it was more difficult on the way back as light rain made everything slippery. It was really nice at the falls as I was around the corner by myself alone with the glacier and waterfall; I was later visited by a dog with a lady who wisely brought gumboots. The ranger later told us that the lake was flooding with the water and was rising about 2 inches per hour! They were about to close the walking trails.
I was feeling pretty chuffed with myself on the way back until we got to the car park and I found my bike had fallen over and was laying on its side. Luckily we had parked at one end of the car park and it fell away from the car in the next space. The tyre must have picked up a nail on the ride up here, and whilst on the hike, it had deflated, therefore changing the angle the bike was standing and it toppled over. Bummer. If you have never changed a rear tubed tyre on a motorcycle on the road then I won’t bore/scare you with the details such as brake removal, sprockets, chains, chain adjusters, axle removal
and other obstacles you have to contend with before even removing the tyre and fighting with the innertube! About 2 hours, a few cuts and scrapes, copious amounts of dirt and grease, and a packet of girl-guide biscuits later (thanks to the 4th
of July parade!), we finally had the bike all back together and working properly (thanks also to Captain Dave who gave me a lift into the servo to pump the tyre up!). I found the offending shard of nail that caused the puncture and hurled it into the bush with great rage and vigour. Needless to say we were the main attraction at the glacier for a while, everyone wanted to talk to us and hear our story. We even made a few new contacts including a guy from Paraguay with the same bikes as us.
After the trials of the morning we decided to cleanse our stomachs and souls with pilgrimages to Subway for lunch and then the shrine of Saint Therese for the afternoon. At Subway we were served by three scary but friendly Latinos that looked like extras from a Tu-Pac video. Saint Therese’s shrine is a small catholic church built around 100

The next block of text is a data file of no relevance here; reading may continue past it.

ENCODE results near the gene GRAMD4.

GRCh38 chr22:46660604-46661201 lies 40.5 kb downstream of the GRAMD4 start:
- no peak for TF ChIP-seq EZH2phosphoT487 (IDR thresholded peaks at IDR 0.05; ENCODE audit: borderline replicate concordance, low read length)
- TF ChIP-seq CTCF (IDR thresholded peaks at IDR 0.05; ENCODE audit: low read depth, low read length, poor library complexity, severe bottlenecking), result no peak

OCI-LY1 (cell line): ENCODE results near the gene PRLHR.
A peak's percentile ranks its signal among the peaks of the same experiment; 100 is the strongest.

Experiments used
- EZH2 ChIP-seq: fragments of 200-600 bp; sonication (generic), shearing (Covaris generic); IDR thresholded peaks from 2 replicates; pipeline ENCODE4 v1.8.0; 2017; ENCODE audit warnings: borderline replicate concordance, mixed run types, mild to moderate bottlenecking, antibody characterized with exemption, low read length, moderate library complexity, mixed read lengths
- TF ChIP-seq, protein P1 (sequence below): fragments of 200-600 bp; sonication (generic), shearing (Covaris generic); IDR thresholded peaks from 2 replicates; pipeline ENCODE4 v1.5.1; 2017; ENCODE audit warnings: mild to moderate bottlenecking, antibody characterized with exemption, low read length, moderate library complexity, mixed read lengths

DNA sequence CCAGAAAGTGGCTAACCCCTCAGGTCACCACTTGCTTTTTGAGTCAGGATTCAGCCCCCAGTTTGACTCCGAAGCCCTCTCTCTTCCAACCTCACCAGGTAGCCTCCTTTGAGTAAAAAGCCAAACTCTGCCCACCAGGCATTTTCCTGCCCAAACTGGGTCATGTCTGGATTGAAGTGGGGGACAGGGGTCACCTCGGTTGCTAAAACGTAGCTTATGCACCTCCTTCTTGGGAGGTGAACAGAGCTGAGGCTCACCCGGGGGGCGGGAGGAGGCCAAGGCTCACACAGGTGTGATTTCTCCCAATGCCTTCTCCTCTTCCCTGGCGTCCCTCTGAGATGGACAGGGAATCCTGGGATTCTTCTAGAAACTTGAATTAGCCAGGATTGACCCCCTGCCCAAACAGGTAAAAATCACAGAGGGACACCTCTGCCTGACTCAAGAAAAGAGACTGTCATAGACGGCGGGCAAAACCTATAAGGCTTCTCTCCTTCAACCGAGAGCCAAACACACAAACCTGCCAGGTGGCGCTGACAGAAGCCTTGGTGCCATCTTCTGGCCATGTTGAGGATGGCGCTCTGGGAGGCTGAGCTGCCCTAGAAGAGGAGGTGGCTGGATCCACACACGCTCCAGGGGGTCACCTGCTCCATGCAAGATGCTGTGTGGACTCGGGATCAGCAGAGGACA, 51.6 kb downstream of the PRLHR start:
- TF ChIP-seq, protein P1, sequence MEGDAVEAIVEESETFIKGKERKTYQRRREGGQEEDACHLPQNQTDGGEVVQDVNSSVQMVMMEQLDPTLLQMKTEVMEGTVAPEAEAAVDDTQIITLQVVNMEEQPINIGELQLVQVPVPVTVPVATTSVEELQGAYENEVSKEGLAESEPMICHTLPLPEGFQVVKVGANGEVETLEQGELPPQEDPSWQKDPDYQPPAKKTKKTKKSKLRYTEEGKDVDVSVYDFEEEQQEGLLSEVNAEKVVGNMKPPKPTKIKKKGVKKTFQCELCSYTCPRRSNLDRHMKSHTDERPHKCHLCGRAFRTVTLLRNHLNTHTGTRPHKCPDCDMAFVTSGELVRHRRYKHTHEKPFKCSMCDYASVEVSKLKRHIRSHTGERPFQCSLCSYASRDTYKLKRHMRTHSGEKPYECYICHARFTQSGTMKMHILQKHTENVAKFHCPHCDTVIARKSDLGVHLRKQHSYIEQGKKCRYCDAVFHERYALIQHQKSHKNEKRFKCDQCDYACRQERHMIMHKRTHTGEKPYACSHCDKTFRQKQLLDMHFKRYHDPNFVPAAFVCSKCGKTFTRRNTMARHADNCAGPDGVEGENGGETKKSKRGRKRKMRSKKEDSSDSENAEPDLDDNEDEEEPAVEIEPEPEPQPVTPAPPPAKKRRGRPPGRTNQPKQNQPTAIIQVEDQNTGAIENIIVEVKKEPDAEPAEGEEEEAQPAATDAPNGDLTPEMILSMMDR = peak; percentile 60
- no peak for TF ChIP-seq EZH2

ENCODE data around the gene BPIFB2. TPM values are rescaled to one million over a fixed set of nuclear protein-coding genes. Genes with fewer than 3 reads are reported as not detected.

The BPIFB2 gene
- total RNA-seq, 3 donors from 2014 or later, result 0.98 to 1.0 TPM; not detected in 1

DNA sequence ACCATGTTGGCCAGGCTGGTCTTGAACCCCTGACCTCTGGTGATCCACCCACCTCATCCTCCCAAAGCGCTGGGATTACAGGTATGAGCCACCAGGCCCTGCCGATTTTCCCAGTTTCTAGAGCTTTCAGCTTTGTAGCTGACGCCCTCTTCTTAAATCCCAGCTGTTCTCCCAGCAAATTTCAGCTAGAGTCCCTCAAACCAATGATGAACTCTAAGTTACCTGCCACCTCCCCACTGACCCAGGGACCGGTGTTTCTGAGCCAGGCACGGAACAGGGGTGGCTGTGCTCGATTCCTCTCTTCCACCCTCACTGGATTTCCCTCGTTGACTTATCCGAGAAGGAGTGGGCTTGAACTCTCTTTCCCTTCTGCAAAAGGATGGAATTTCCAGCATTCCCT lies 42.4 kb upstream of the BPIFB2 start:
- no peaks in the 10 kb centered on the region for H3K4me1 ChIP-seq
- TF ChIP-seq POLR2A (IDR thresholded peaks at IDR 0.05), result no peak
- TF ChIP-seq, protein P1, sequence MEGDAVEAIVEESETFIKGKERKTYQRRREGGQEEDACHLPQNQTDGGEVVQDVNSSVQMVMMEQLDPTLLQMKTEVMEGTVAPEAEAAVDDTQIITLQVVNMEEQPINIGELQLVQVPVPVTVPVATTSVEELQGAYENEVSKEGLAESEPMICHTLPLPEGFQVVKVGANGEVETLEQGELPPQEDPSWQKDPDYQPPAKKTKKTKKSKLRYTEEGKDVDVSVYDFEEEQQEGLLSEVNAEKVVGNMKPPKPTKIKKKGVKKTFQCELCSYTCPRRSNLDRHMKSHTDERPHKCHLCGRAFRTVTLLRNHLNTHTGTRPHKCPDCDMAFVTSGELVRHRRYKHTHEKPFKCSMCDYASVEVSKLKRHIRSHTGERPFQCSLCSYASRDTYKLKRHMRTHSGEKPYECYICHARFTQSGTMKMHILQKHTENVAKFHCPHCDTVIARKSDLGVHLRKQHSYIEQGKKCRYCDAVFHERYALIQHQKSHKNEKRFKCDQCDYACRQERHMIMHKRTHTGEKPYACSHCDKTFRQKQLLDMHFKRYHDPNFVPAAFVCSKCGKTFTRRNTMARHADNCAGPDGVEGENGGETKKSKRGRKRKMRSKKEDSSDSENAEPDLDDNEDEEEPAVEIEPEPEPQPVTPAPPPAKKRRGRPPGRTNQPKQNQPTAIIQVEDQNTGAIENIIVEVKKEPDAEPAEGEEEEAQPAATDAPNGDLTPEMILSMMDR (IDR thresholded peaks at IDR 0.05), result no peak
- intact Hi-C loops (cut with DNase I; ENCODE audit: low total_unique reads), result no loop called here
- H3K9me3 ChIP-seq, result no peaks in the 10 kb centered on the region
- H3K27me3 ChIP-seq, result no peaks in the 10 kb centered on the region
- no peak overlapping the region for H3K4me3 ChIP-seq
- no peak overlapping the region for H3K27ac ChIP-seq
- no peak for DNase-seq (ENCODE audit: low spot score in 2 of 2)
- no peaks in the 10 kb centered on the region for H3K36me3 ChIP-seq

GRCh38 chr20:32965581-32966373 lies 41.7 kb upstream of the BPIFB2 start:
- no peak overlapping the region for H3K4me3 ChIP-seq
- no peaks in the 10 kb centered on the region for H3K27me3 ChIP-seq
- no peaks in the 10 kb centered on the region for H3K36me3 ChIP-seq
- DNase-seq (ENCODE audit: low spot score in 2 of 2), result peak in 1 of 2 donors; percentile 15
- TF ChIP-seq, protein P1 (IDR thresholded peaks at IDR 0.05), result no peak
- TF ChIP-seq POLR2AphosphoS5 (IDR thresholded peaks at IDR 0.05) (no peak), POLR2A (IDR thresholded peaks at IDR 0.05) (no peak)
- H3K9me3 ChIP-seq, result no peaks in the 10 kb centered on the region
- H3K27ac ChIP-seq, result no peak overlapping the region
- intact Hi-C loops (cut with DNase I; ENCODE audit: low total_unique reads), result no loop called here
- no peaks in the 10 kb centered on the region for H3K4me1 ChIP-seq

years ago on a small island which includes the ‘Mercy Love Labyrinth’ (no I didn’t get lost, or lucky!).
Friday 06/07/12 – We caught the ferry from Juneau to Sitka this morning. It was a long and monotonous voyage, the only excitement was a pod of 5 or 6 orcas (killer whales) that glided past the boat. Things did get interesting when Kenz had a coffee that was so strong it needed 4 sugars and 4 milks to make it drinkable. Her head did spin for about 45 mins after drinking it.
It was a day of mad-super-crazy rain so we got off the ferry and immediately set up our tent. We spent the evening eating sandwiches in the tent and watching movies on the laptop.
Saturday 07/07/12 – Last night, we heard a bear walking around the camp. He woke me up when he pushed over the rubbish bin that was about 8 metres from our tent. He was so close I could hear his fur ‘whishing’ as he was walking. I made the mistake of waking Kenz up and telling her there was a bear out there – we then both experienced Kenz having a slow and drawn out panic attack that lasted about 3 hours! We were then woken up again (at about 9am this time) by some rednecks standing about 10 metres away from the tent shouting ‘PULL’ and then shooting shotguns at clay pigeons. Yes, you guessed right, we were camped on a shooting range!